Most of us are familiar with the conventional and popular hangover remedies, so maybe we should take a look at some of the more diverse antidotes believed to cure a hangover. There are several options out there that are not so well known, and some are used only in specific regions of the world. Some of these treatments are quite unique, and it also appears that a strong stomach might be required for a few of these.
Before we start, we need to know just what happens to our system from a hard night of drinking. Dehydration is a major cause of a hangover’s pains, as is depletion of your natural vitamins and minerals. This Boulder Medical Center article lists the body’s nutrients that are depleted due to the consumption of alcohol.
The B and C vitamins, folic acid, magnesium, potassium, zinc, iron, calcium, manganese, potassium and chromium in your body are all affected to some extent by drinking alcohol. Use your own judgment and decide if any of these hangover remedies might be the one that works for you.
Menudo: (Spanish and Romanian origins) The main ingredient in this one is tripe. Yes, it is Cow stomach soup, and is quite popular in Mexico. Tripe has vitamin B12, B6, Niacin and vitamin E. I am not sure of the flavor, but just knowing the name and the major ingredient would give me some doubts. A warm bowl of this soup, sometimes with a bit of hot sauce added is pretty much a standard remedy in a few places.
Raw eggs and Tabasco sauce: Another Spanish remedy is available, and it has a few variations to mix it up somewhat. Sometimes the raw egg is mixed in orange juice, with or without the Tabasco sauce. Raw eggs are an easily digested source of protein, and may help ease some hangover symptoms. Other hot sauces may also be substituted to suit your taste. Worcestershire sauce is a popular additive. This would be easily digestible, but with a little kick to it.
New England clam chowder: At least this one does have a lot of calcium and protein included. This is a fairly well balanced soup dish that will help replenish your weakened system. If nothing else, clam chowder will provide a decent and pleasant meal for your punished body.
Greasy Foods: This antidote is common around the world, and the idea behind it is to load up with greasy food before you start drinking, or during the course of your indulgence. The excess fat in your stomach is supposed to diffuse the effects of the alcohol as it enters your bloodstream, which diminishes some of the harsh the effects . There might be something to the burger and a beer theory here.
Hair of the dog that bit you: A very common worldwide cure that some hardcore drinkers swear by is a beer or a drink the morning after. This approach is said to ease your stomach and stop the shakes. A bloody mary is one of the favorites mentioned, maybe because tomato juice and vegetable jusices restore some lost nutrients.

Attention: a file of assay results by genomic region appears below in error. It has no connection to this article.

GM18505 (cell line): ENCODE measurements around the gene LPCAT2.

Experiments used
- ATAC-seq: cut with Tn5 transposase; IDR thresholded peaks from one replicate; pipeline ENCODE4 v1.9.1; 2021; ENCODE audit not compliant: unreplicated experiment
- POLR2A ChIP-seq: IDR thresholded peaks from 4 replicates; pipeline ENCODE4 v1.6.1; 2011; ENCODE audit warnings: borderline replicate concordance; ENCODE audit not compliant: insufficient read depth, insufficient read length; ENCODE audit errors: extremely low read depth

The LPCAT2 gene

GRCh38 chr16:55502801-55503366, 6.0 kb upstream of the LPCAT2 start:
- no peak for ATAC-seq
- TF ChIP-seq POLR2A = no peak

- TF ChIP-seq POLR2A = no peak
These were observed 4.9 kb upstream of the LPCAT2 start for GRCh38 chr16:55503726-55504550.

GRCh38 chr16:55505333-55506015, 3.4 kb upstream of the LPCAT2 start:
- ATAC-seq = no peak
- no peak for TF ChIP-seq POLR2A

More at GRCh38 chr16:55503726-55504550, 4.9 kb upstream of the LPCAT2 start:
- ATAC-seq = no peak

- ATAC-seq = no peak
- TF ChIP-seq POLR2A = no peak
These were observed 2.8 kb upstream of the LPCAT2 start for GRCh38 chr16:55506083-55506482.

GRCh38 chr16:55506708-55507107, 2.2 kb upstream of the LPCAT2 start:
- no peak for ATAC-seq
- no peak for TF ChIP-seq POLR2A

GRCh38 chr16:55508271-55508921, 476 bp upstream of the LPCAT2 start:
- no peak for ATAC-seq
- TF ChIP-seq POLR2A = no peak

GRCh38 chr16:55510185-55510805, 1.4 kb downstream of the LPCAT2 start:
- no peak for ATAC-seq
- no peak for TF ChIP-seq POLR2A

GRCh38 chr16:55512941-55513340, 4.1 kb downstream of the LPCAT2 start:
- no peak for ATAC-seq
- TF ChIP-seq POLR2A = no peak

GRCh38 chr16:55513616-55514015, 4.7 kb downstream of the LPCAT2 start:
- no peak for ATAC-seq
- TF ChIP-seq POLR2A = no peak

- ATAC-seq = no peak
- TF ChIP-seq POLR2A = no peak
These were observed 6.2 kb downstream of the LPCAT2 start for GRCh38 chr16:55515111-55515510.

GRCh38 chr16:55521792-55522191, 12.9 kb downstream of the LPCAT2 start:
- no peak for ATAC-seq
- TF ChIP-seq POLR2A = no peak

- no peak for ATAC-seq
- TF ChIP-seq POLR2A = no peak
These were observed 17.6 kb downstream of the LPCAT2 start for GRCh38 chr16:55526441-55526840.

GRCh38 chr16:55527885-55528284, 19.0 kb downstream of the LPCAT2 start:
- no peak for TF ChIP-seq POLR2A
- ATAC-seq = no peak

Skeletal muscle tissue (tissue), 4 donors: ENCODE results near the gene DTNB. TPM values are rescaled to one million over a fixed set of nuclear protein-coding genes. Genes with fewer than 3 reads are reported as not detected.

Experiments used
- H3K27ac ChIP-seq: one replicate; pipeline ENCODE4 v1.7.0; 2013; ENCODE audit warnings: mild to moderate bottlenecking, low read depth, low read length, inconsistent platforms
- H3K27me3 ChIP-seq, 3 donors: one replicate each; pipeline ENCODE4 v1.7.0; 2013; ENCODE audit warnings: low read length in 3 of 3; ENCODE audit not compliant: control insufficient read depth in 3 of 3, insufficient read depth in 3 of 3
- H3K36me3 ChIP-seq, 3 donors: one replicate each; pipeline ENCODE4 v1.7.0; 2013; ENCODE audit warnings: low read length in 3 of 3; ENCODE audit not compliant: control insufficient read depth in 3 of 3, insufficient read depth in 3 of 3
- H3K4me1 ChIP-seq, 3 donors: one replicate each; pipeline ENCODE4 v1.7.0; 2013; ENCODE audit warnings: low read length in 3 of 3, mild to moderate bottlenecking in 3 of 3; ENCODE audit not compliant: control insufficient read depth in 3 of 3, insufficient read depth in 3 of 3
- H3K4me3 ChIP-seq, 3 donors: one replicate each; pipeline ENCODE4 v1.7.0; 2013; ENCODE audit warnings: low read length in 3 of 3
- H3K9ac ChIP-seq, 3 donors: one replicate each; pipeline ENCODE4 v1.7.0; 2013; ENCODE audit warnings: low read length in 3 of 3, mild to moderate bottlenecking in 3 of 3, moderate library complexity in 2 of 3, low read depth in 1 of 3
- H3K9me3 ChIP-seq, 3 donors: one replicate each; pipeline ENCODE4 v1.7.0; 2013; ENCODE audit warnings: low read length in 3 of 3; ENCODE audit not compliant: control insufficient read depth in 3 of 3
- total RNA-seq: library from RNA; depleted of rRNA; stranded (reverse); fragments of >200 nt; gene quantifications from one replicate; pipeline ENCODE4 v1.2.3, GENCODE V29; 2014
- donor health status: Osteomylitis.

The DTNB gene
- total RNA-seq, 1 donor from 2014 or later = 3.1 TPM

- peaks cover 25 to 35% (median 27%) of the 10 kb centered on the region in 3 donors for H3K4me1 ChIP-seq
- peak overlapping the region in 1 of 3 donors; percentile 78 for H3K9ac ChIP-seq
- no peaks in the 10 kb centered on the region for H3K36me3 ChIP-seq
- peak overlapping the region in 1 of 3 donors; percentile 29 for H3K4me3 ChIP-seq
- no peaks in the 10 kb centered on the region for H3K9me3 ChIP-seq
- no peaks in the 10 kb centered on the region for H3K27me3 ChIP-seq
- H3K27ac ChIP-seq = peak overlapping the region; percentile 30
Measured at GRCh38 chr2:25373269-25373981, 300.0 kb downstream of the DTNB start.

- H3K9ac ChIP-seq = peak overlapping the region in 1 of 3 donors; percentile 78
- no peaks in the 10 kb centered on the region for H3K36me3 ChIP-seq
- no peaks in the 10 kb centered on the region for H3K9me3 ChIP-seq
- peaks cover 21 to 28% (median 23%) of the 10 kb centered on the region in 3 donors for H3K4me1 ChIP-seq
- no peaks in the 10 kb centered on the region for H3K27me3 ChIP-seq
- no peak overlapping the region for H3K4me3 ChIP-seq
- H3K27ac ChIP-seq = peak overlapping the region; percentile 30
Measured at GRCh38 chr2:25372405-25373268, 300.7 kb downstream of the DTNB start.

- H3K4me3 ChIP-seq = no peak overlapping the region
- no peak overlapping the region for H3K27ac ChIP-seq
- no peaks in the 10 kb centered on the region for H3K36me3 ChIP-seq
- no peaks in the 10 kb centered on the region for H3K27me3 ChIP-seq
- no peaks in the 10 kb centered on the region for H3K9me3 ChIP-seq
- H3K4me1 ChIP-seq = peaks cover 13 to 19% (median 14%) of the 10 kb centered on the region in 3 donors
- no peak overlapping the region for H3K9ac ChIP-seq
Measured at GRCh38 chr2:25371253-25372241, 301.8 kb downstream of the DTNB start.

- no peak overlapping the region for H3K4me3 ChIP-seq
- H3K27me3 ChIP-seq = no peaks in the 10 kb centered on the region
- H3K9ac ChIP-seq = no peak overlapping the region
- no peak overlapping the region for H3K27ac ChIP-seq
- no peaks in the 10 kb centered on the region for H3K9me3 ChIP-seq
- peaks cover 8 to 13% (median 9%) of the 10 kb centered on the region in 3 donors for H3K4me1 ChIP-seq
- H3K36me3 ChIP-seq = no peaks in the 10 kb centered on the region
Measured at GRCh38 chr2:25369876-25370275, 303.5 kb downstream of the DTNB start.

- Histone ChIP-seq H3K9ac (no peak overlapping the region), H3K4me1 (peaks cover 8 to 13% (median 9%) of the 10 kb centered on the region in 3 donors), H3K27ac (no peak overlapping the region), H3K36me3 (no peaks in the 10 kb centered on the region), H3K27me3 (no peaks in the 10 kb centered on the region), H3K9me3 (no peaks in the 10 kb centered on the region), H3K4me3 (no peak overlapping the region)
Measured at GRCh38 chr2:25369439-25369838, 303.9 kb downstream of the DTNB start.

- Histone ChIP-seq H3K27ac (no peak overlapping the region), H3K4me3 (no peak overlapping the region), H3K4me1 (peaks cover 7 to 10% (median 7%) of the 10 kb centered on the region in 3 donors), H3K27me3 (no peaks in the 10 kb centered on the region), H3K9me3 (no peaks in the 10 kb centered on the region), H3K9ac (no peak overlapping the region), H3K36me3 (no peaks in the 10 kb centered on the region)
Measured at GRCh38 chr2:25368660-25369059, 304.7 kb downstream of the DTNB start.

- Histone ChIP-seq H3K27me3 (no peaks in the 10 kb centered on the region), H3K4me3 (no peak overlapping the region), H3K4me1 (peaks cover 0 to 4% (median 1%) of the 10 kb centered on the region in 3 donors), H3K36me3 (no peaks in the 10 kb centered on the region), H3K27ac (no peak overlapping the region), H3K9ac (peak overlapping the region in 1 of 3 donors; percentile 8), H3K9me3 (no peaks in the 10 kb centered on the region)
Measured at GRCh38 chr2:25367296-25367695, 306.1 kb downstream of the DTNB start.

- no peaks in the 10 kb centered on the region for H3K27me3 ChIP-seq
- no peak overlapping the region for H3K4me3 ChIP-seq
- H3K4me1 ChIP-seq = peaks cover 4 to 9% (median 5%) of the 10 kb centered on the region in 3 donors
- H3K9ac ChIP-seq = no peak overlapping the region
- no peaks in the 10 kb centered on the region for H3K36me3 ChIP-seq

Xanax or Valium: The idea for this therapy is to take half of one of these pharmaceuticals first thing when you wake up and are feeling bad. Then lie back down for a few hours and let your system settle down some. I would imagine there are other prescription cures that folks use in this manner.
Pickle Juice: Of Polish and Romanian origins, this is an old and well known cure in these countries. A few ounces of this juice before and/or after your drinking binge is the standard. The logic for this is that the pickle juice has minerals, antioxidants, and salts as well as some vitamin value.
Pickled herring: A German favorite, this dish consists of pickled herring with onions and gherkins. Once again it appears that salt comes into play to restore the electrolytes lost from the alcohol consumption, as well as vitamin D and protein. But pickled fish may be hard to stomach first thing in the morning if you are feeling ill.
Asparagus: This vegetable has high fiber, folic acid, assorted vitamins and potassium, as well as antioxidants, and is supposed to help your liver clear toxins faster. Asparagus for breakfast might not be for everyone, and you may need some imagination to come up with an acceptable dish.
Coconut water: Popular in the tropical climates, the coconut is used for many medical purposes throughout Asia and the Pacific.. The coconut is full of vitamins, fiber and minerals, and is worth considering for relief of hangover symptoms. This Coconut Research Center article lists a wide array of illnesses that are treated successfully with coconut oil, and helping to cure a simple hangover certainly may make sense.
Ginger Tea: This common Chinese cure has been used for a very long time to relieve general nausea as well as hangover symptoms. Vitamin C comes into play here, as well as the natural digestive benefits of the ginger root. This remedy may be based on an ancient system cleansing belief rather than a vitamin replenishing cure.
Take your pick from one or more of the cures listed above. I am not qualified to recommend any any of these remedies. I am just sharing some information on them. It might be a good idea to have your treatment of choice prepared before you begin to feel ill and, since some of these suggestions are rather stout, whatever you do, start small.
Thank you for for reading.